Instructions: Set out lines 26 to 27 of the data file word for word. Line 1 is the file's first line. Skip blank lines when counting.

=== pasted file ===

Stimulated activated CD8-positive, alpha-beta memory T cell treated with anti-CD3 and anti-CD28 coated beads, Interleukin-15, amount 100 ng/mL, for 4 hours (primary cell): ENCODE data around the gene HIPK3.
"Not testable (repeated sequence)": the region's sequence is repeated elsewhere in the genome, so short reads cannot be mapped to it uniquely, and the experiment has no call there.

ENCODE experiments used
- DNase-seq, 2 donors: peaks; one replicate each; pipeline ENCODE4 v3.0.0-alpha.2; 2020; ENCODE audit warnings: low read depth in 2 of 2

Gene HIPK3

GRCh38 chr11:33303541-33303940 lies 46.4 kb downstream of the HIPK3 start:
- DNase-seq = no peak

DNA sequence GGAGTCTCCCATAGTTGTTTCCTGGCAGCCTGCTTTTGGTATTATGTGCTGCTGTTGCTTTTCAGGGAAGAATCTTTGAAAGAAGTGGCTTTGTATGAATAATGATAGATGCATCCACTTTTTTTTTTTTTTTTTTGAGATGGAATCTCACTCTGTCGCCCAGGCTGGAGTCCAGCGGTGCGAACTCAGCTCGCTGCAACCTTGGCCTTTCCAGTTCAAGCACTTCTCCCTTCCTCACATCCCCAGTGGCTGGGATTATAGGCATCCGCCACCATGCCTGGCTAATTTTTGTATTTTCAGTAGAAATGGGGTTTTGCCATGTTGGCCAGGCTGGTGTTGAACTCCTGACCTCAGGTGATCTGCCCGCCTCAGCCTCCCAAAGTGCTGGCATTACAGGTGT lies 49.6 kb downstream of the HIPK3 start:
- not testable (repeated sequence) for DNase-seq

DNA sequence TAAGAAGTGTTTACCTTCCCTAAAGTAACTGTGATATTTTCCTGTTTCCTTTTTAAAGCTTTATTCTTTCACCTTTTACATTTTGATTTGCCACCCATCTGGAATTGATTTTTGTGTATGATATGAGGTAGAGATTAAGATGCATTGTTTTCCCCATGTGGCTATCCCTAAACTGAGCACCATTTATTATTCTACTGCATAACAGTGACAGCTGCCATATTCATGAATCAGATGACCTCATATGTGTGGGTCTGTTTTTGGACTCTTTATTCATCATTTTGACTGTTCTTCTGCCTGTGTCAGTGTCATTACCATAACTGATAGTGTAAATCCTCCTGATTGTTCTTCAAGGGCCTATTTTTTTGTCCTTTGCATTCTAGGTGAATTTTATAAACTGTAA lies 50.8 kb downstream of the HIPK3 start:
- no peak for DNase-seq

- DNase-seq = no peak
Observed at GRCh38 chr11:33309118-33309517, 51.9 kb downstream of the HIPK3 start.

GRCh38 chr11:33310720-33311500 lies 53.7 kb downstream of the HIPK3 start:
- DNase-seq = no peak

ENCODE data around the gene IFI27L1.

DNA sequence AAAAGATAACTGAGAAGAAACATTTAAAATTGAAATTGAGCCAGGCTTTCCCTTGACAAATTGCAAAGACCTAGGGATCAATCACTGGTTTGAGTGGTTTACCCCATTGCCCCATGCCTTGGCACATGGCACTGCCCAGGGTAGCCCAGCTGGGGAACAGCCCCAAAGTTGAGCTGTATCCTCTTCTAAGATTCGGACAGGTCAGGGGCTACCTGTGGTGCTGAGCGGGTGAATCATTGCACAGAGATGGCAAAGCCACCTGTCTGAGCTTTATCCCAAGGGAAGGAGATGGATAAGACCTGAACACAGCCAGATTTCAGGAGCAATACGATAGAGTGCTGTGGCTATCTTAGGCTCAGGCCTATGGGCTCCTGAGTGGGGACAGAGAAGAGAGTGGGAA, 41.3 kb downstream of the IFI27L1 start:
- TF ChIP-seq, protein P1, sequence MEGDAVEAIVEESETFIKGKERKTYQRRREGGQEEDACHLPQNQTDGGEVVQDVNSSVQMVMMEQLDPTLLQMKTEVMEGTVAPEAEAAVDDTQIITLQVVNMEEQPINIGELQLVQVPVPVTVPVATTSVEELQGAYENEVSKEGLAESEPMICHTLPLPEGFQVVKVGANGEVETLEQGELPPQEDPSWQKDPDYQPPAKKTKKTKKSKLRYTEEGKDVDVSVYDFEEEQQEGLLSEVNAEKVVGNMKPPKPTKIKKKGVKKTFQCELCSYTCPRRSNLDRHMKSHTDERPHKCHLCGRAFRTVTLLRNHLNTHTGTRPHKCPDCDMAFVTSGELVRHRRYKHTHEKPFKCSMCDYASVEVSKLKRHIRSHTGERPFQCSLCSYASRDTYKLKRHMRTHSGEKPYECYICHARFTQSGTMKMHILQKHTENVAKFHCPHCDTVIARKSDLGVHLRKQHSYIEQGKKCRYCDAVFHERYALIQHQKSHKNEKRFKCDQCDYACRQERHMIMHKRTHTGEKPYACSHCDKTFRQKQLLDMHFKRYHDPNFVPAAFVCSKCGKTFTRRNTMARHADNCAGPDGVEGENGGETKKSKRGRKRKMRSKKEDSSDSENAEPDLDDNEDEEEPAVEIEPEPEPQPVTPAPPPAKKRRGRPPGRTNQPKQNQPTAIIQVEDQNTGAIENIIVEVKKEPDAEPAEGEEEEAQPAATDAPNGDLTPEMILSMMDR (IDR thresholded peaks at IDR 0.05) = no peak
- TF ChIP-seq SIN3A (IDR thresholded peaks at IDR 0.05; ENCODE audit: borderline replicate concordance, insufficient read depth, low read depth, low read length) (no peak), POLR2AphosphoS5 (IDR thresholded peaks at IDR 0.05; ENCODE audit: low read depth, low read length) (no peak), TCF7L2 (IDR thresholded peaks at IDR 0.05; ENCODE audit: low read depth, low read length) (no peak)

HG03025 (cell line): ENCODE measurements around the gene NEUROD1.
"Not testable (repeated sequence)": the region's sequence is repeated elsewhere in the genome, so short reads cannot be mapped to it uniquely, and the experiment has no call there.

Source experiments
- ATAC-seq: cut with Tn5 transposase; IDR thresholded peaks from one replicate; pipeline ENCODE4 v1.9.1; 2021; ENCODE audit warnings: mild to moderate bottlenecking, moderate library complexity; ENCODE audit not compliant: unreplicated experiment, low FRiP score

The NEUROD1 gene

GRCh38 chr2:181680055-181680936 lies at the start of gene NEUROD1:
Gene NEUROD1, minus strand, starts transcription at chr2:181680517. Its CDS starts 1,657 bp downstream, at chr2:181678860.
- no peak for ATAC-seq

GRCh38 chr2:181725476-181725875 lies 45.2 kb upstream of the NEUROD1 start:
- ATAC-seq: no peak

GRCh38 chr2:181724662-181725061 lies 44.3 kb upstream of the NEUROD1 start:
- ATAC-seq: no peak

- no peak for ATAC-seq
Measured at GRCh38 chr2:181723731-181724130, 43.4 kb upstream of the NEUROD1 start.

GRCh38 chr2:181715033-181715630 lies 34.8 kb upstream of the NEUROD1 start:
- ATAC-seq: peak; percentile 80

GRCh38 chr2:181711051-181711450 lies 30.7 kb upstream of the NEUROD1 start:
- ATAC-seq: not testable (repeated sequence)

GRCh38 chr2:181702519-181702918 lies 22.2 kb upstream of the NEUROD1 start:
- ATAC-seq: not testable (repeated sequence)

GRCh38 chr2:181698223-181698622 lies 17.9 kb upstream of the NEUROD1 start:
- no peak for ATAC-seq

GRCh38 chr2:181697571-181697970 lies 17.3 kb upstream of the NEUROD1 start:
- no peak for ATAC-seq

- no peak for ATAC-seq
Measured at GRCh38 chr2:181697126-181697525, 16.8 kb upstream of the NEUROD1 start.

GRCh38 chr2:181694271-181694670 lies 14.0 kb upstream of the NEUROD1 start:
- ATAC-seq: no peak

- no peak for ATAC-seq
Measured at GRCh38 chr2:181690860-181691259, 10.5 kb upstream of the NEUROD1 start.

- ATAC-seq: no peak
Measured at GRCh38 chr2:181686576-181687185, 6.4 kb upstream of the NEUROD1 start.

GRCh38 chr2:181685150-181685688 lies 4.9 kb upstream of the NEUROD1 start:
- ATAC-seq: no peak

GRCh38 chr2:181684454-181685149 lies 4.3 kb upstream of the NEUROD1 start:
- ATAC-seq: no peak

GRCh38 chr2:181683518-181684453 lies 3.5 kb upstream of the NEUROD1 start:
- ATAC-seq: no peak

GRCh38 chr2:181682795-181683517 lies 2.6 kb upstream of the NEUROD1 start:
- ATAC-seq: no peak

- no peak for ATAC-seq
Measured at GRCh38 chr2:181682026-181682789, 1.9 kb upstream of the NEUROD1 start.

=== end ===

Gene NEUROD1, minus strand, starts transcription at chr2:181680517. Its CDS starts 1,657 bp downstream, at chr2:181678860.
- no peak for ATAC-seq